This week, Active History features a roundtable on history called “Professional Historians, Personal Histories: A Roundtable on Objectivity, Subjectivity and Family History.” As the title suggests, the four contributions from Benjamin Bryce, Leslie Choquette, Bonnie Huskins and Michael Boudreau and Brittany Luby focus, from different perspectives, on the question of the relationship between professional historians, family histories and the issues that arise from pursuing research related to people with whom one has a personal connection.
Any tension in professional historians pursuing research related to family arises from the longstanding expectation in the discipline that historians should be objective and distant from the subjects they study. This distance has often been described in temporal terms, with sideways glances if one proposes to undertake historical research deemed too recent. The craft of history thrives on distance, cherishing the decades and centuries between historian and subject. The idea is that distance enables scholars to better comprehend the historical record, the contingencies that led to particular events and phenomenon, and to assess their full implications.
The celebration of distance means that there is considerable concern when historians propose to undertake more intimate research, research that is literally closer to home. As Benjamin Bryce acknowledges in his essay, “Our discipline clings to a belief in a certain degree of objectivity, and historians shy away from flagging our subjectivity more than other scholars.”
Rather than shying away from subjectivity, or from the topic of family histories, the four essays in this week’s Active History roundtable centre their experiences and approaches as professional historians engaged with family histories. Benjamin Bryce, Assistant professor in the Department of History at the University of Northern British Columbia, offers reflections on working with the photographic records of his great-great grandfather, Cooper Robinson, an Anglican missionary in Japan. From her position as Professor of History, Côté Professor of French Studies, and Director of the French Institute at Assumption College in Worcester, Massachusetts, Leslie Choquette details how her professional work facilitated the writing she did about Under Canadian Skies, a novel by her grandfather’s “cousin”. In turn, Bonnie Huskins, Adjunct Professor and Loyalist Studies Coordinator at the University of New Brunswick, Fredericton, and Michael Boudreau, Professor of Criminology & Criminal justice at St. Thomas University in Fredericton discuss their partnership in working with the diaries of Ida Martin, Huskins’ grandmother who kept a diary her whole life with the help of intergenerational assistance from her daughter and granddaughter. Finally, Brittany Luby, Assistant Professor in the Department of History at Guelph University, offers a critical reminder that research by Indigenous scholars is often tied to community needs, rather than personal interests. Disrupting the notion of what motivates academic research projects, Luby provides important, tangible advice on how to support student “word warriors who are fighting for their people rather than their project.”
Together, these four contributions move beyond the conventional debate over the place of subjectivity in historical research and begin from the premise that there is a place for family history in academic research. Indeed, they recognize that it is precisely because of their work as academic / professional / trained historians (these categorizations alone are so problematic, they would require another Active History roundtable to unpack!) that they are drawn to particular kinds of research involving their families or communities. Where the pieces differ, and what I suspect will continue to distinguish work in this area, is how individual historians negotiate their individual positionality with the subjects of research they pursue. For instance, historians may have varying degrees of comfort / discomfort in acknowledging how a family or community history has shaped their research, whether it is specifically focused on the familial or informs a broader study. This part of the work remains joyously unscripted.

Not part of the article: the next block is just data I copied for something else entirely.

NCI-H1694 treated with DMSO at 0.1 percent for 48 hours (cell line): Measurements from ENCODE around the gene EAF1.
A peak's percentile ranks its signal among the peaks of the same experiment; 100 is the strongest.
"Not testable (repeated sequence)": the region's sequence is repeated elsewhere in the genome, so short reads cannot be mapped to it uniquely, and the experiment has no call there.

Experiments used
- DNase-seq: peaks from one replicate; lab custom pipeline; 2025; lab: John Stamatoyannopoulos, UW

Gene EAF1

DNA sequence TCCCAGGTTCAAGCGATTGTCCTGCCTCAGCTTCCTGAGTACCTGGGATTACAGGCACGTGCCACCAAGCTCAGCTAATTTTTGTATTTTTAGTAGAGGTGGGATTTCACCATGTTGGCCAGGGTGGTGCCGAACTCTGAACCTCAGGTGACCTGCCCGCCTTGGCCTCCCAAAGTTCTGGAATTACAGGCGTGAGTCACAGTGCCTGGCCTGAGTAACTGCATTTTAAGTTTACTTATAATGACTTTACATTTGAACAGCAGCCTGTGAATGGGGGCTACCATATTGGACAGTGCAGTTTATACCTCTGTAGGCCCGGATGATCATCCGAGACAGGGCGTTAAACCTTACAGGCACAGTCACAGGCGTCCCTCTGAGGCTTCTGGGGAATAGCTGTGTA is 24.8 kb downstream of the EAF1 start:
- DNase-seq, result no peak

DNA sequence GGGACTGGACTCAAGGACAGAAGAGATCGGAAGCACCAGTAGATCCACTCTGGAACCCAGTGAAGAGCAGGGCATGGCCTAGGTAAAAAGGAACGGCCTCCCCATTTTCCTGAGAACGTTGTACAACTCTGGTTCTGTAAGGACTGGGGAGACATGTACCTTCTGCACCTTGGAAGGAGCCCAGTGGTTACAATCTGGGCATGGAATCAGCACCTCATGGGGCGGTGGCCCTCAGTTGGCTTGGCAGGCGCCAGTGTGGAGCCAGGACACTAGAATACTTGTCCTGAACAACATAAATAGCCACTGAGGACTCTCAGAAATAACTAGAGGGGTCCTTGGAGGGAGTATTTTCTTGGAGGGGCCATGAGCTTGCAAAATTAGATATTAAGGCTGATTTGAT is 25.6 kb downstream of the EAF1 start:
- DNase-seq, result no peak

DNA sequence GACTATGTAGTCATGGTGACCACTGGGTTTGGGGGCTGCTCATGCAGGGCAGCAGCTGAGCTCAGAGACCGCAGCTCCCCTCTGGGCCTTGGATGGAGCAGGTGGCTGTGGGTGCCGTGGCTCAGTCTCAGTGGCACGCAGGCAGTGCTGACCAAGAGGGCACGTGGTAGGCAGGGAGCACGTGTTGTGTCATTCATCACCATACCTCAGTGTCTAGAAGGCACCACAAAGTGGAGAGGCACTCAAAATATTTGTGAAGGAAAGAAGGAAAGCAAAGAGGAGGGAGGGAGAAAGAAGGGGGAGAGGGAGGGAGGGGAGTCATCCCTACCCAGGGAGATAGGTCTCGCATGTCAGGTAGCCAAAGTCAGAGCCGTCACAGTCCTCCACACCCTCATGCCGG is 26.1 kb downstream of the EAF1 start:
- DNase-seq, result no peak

So too do the feelings with which historians approach family histories. Such differences are evident within the Active History roundtable itself. Leslie Choquette, for instance, maintains in her piece that “research on one’s own family is no different from other kinds of historical research.” For her, the challenge is in “the struggle to write honestly.” Relatedly, Benjamin Bryce talks about “fearing” what he might find in the family archive and his relief when the colonial gaze that he worried about does not materialize. Similarly, Bonnie Huskins and Michael Boudreau note that “being a relative may blind (one) to what social distance may reveal about the diaries.” Brittany Luby, for her part, underscores “that uncovering histories of dispossession and cultural loss can be difficult” and that supervisors need to be attentive to the emotional challenges that come with this work and particularly signs of secondary trauma.
In Colonial Relations: The Douglas-Connolly Family and the Nineteenth-Century Imperial World (Cambridge University Press 2017), historian Adele Perry wrote ““I want a history that is fleshy and frail and no less complex than the people who write about them.” Fleshy, and frail and complex. The contributors in this roundtable speak to the professional, personal and disciplinary implications of pursuing the historical craft in this vein.
Laura Madokoro is Associate Professor of History at Carleton University and a member of the Active History editorial collective.